• My wife: While she didn’t think the second brew was great, she also didn’t think it was horrible.
  • My 11-year-old son: As expected, he hated the first brew but didn’t mind the second. Once the flavored creamer was added, his enjoyment jumped significantly.

Test #2: French Press

Comparison of French press coffee brewed with fresh and reused coffee grounds
Filtered Grounds/Kristin Van Gerpen


While the French press did produce a lighter-colored brew on the second go around, it wasn’t nearly as significant as in the other two methods.


There was no noticeable difference in aroma between the two brews.


  • Me: The second brew was flat and lacked the robust, full-bodied flavor the French press is known for. While I definitely didn’t like it, it wasn’t nearly as bad as the auto-drip.
  • My wife: She didn’t think the second brew tasted all that bad and mentioned that she might even like it a little better than the first brew.
  • My 11-year-old son: He absolutely loved the second brew, especially when we added a teaspoon of flavored creamer. He kept asking if he could have his own full-sized cup.

Test #3: Cold Brew

Comparison of cold brew coffee brewed with fresh and reused coffee grounds
Filtered Grounds/Kristin Van Gerpen


Although not quite as significant as with the auto-drip, the cold brew also produced a big drop-off in color from the first brew to the second.


While you could still detect the aroma in the second brew, it was noticeably weaker than in the first.


  • Me: The second brew was almost completely flavorless. I had to really focus to perceive the little bit of taste that was present. Even the cold brew concentrate by itself (before diluting it with equal parts water) was still very flat and weak-tasting.
  • My wife: Agreed with my assessment.
  • My 11-year-old son: While he didn’t dislike the second brew (both diluted and concentrate-only versions), he definitely preferred the first brew.

The Verdict

Don’t do it!

Always use freshly ground beans each and every time you brew a cup of coffee.

In our opinion, there are only two reasons ever to consider reusing coffee grounds:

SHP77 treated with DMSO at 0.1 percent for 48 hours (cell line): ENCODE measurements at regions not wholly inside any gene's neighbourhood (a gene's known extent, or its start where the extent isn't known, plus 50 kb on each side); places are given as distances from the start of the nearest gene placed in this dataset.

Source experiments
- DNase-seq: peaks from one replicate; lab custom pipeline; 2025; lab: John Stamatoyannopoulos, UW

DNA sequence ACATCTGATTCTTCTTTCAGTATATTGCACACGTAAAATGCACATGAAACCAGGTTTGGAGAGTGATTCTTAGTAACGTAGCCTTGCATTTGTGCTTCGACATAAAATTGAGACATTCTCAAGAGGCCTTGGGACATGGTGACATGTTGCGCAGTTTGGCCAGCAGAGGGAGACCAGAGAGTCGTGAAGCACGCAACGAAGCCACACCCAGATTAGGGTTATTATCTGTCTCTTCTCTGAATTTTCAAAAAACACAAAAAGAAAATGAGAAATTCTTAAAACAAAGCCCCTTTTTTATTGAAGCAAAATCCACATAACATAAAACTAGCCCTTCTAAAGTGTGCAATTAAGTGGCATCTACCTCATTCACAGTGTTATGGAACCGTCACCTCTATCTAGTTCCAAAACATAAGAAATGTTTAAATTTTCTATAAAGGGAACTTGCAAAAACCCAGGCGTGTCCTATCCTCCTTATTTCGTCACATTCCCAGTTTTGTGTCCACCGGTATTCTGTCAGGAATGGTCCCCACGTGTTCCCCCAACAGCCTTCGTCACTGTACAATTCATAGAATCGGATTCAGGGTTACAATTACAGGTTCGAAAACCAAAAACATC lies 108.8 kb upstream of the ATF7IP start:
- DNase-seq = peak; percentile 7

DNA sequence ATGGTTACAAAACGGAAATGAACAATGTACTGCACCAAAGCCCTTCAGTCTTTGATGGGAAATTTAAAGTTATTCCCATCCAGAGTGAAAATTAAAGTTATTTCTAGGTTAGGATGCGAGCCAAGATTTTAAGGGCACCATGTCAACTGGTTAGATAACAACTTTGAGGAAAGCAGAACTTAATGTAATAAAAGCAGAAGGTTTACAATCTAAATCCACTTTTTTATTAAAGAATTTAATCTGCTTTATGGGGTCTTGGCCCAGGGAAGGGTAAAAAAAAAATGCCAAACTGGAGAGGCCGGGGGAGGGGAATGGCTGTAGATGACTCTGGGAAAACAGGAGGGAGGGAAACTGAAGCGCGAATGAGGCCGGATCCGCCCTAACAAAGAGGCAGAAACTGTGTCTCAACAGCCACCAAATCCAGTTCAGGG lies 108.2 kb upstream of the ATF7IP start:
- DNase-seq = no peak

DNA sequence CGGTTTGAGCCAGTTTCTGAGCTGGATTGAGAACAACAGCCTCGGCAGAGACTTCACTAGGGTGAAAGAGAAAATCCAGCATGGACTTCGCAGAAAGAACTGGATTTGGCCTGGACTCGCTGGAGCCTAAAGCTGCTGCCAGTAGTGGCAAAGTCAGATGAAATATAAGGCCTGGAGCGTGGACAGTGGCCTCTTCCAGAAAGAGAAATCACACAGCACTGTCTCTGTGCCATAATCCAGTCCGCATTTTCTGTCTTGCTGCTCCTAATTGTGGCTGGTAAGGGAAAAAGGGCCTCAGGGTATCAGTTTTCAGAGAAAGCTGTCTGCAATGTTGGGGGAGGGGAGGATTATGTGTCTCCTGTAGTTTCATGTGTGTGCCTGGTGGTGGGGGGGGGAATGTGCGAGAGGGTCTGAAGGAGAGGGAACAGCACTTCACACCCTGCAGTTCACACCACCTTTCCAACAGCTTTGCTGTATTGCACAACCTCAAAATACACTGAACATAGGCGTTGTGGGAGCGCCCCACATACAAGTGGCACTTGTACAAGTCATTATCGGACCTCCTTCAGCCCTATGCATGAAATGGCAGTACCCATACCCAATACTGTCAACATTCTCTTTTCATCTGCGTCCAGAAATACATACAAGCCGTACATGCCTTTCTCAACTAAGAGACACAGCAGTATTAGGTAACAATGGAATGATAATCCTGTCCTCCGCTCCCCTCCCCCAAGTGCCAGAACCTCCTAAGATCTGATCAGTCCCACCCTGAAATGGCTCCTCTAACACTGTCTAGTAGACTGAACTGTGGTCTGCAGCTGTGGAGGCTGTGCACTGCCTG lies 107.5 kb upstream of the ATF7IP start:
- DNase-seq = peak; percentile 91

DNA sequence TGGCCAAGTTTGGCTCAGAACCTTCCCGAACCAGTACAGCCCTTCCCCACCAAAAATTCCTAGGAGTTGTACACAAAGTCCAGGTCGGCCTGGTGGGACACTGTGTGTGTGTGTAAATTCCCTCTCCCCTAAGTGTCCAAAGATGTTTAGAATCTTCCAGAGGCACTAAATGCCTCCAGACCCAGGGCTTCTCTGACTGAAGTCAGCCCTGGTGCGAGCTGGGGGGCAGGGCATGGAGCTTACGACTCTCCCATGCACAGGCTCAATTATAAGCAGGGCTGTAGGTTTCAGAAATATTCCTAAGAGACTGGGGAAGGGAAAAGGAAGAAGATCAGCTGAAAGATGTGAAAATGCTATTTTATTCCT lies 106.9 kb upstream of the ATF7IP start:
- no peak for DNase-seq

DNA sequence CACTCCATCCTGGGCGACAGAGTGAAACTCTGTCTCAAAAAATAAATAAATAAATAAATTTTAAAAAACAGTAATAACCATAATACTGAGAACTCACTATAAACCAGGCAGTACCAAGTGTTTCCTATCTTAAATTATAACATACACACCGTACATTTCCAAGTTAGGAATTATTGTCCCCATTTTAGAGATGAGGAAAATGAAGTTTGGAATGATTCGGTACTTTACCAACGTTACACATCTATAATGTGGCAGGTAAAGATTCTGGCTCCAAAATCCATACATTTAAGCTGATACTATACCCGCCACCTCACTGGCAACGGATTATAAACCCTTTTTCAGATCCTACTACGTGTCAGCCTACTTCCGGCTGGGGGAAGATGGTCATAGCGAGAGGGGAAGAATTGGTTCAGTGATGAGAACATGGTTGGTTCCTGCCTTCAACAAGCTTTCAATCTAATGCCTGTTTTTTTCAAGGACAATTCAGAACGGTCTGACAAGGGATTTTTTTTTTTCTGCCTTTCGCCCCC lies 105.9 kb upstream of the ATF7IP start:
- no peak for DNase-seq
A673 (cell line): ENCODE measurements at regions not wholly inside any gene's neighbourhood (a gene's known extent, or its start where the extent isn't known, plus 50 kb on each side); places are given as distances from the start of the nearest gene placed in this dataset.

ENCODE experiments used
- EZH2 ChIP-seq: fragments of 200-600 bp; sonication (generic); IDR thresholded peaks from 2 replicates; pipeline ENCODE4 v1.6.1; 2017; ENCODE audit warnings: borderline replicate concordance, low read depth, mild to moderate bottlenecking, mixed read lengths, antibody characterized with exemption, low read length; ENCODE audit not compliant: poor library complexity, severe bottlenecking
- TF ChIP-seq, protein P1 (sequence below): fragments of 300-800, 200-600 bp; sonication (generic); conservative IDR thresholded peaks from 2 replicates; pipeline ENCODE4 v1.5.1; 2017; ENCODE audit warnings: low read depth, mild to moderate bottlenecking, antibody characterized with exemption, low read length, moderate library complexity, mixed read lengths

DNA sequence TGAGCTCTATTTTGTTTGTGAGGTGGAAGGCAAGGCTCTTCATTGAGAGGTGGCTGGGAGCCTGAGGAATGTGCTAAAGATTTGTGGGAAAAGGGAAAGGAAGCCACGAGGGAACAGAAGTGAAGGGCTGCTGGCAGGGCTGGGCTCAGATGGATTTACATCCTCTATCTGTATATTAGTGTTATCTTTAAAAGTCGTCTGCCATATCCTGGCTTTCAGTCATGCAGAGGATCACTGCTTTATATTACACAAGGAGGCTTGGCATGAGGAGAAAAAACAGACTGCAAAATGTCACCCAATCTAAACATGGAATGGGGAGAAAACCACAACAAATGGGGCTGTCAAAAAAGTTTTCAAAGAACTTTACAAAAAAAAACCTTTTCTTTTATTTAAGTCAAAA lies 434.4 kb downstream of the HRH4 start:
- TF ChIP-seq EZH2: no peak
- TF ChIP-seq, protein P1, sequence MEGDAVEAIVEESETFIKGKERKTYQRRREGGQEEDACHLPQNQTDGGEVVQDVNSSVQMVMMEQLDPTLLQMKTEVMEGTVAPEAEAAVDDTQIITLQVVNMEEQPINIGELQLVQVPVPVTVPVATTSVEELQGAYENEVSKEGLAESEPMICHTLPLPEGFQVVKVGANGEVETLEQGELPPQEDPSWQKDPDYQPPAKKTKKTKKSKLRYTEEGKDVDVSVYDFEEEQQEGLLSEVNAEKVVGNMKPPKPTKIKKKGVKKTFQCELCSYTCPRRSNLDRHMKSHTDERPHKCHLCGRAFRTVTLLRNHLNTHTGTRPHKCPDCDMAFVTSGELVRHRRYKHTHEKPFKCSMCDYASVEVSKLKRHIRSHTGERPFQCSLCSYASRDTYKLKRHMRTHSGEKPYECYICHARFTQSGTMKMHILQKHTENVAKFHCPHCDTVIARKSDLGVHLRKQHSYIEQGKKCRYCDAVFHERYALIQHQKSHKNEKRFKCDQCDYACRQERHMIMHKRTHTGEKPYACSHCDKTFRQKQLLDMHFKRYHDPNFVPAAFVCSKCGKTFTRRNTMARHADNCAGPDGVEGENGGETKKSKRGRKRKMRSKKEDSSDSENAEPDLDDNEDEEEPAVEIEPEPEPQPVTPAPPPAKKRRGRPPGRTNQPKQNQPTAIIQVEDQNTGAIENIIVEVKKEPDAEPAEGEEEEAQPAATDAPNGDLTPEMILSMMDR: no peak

1. Your child wants to try coffee, and you’d like to soften the intensity of its flavor and/or reduce the level of caffeine.
  2. You’re all out of coffee beans, but you REALLY need that second cup and are willing to deal with a significant loss of flavor.

Final Thoughts

Although reusing coffee grounds can be cost-effective, it’s not without its downsides. And while our experience with this practice wasn’t all that enjoyable, you may have a completely different opinion. Because of this, we encourage you to experiment and find out for yourself.

Lastly, if you’d like to continue furthering your coffee knowledge or if you’re looking for ways to improve your home barista skills, be sure to check out the brewing guides and coffee basics sections of our website. 

Frequently Asked Questions

While we always recommend using fresh coffee grounds when you brew a new cup, if you do choose to reuse your coffee grounds, it’s best to do so only once after the initial use. Reusing them more than once will lead to a significant drop in both the flavor and caffeine content of the coffee.

Technically, yes. However, similar to other brewing methods, most of the coffee’s flavor and caffeine are extracted in the first shot. A second shot using the same grounds will be noticeably weaker and lack the rich flavor profile espresso is known for.

Reusing coffee grounds is generally considered to be safe and unlikely to make you sick as long as they’re used within a short period of time (ideally the same day). However, when left out for too long or not stored correctly, they can become a breeding ground for bacteria and mold, posing a potential health risk.

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Hey there! I'm Michael, founder and editor-in-chief of Filtered Grounds. In addition to being an entrepreneur, I'm also a bit of an endurance sports junkie. Whether it's working toward my business goals or training for my next Half Ironman triathlon, a good cold brew or cup of French press plays a role in fueling my performance.